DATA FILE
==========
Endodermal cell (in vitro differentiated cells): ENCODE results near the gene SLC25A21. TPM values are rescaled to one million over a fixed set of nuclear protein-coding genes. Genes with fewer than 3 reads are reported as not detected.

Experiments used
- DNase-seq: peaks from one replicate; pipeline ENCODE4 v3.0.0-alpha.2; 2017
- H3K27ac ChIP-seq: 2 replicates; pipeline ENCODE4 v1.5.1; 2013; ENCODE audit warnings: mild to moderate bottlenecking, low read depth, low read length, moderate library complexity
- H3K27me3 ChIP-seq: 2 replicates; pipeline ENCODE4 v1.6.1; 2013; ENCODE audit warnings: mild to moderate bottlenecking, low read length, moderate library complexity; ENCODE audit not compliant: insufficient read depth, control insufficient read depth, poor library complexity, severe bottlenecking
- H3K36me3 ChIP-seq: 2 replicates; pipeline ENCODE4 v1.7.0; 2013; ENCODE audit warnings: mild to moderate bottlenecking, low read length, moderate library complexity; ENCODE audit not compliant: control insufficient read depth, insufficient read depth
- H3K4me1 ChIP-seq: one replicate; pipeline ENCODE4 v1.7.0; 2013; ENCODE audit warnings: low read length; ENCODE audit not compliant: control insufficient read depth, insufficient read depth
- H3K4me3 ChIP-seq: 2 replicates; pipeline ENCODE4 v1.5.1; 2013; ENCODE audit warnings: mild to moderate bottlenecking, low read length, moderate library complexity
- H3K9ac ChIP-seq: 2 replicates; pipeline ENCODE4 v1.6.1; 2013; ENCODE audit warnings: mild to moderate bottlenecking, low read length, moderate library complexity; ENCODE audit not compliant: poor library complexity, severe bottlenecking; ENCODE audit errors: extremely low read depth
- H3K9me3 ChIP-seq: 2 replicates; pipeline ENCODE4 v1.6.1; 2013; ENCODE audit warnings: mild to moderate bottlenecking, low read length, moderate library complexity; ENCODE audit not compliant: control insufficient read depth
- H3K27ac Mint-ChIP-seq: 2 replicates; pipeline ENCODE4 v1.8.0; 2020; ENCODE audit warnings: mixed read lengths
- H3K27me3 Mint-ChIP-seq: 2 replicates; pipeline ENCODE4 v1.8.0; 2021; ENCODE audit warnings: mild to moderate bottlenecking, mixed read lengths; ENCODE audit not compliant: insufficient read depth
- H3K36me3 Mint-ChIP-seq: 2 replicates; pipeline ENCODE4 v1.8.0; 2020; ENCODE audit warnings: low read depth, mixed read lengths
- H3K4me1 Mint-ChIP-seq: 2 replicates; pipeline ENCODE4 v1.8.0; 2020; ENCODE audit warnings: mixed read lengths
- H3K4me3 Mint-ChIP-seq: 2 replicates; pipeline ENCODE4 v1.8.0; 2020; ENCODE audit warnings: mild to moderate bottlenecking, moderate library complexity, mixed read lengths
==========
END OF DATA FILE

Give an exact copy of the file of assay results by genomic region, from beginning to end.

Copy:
Endodermal cell (in vitro differentiated cells): ENCODE results near the gene SLC25A21. TPM values are rescaled to one million over a fixed set of nuclear protein-coding genes. Genes with fewer than 3 reads are reported as not detected.

Experiments used
- DNase-seq: peaks from one replicate; pipeline ENCODE4 v3.0.0-alpha.2; 2017
- H3K27ac ChIP-seq: 2 replicates; pipeline ENCODE4 v1.5.1; 2013; ENCODE audit warnings: mild to moderate bottlenecking, low read depth, low read length, moderate library complexity
- H3K27me3 ChIP-seq: 2 replicates; pipeline ENCODE4 v1.6.1; 2013; ENCODE audit warnings: mild to moderate bottlenecking, low read length, moderate library complexity; ENCODE audit not compliant: insufficient read depth, control insufficient read depth, poor library complexity, severe bottlenecking
- H3K36me3 ChIP-seq: 2 replicates; pipeline ENCODE4 v1.7.0; 2013; ENCODE audit warnings: mild to moderate bottlenecking, low read length, moderate library complexity; ENCODE audit not compliant: control insufficient read depth, insufficient read depth
- H3K4me1 ChIP-seq: one replicate; pipeline ENCODE4 v1.7.0; 2013; ENCODE audit warnings: low read length; ENCODE audit not compliant: control insufficient read depth, insufficient read depth
- H3K4me3 ChIP-seq: 2 replicates; pipeline ENCODE4 v1.5.1; 2013; ENCODE audit warnings: mild to moderate bottlenecking, low read length, moderate library complexity
- H3K9ac ChIP-seq: 2 replicates; pipeline ENCODE4 v1.6.1; 2013; ENCODE audit warnings: mild to moderate bottlenecking, low read length, moderate library complexity; ENCODE audit not compliant: poor library complexity, severe bottlenecking; ENCODE audit errors: extremely low read depth
- H3K9me3 ChIP-seq: 2 replicates; pipeline ENCODE4 v1.6.1; 2013; ENCODE audit warnings: mild to moderate bottlenecking, low read length, moderate library complexity; ENCODE audit not compliant: control insufficient read depth
- H3K27ac Mint-ChIP-seq: 2 replicates; pipeline ENCODE4 v1.8.0; 2020; ENCODE audit warnings: mixed read lengths
- H3K27me3 Mint-ChIP-seq: 2 replicates; pipeline ENCODE4 v1.8.0; 2021; ENCODE audit warnings: mild to moderate bottlenecking, mixed read lengths; ENCODE audit not compliant: insufficient read depth
- H3K36me3 Mint-ChIP-seq: 2 replicates; pipeline ENCODE4 v1.8.0; 2020; ENCODE audit warnings: low read depth, mixed read lengths
- H3K4me1 Mint-ChIP-seq: 2 replicates; pipeline ENCODE4 v1.8.0; 2020; ENCODE audit warnings: mixed read lengths
- H3K4me3 Mint-ChIP-seq: 2 replicates; pipeline ENCODE4 v1.8.0; 2020; ENCODE audit warnings: mild to moderate bottlenecking, moderate library complexity, mixed read lengths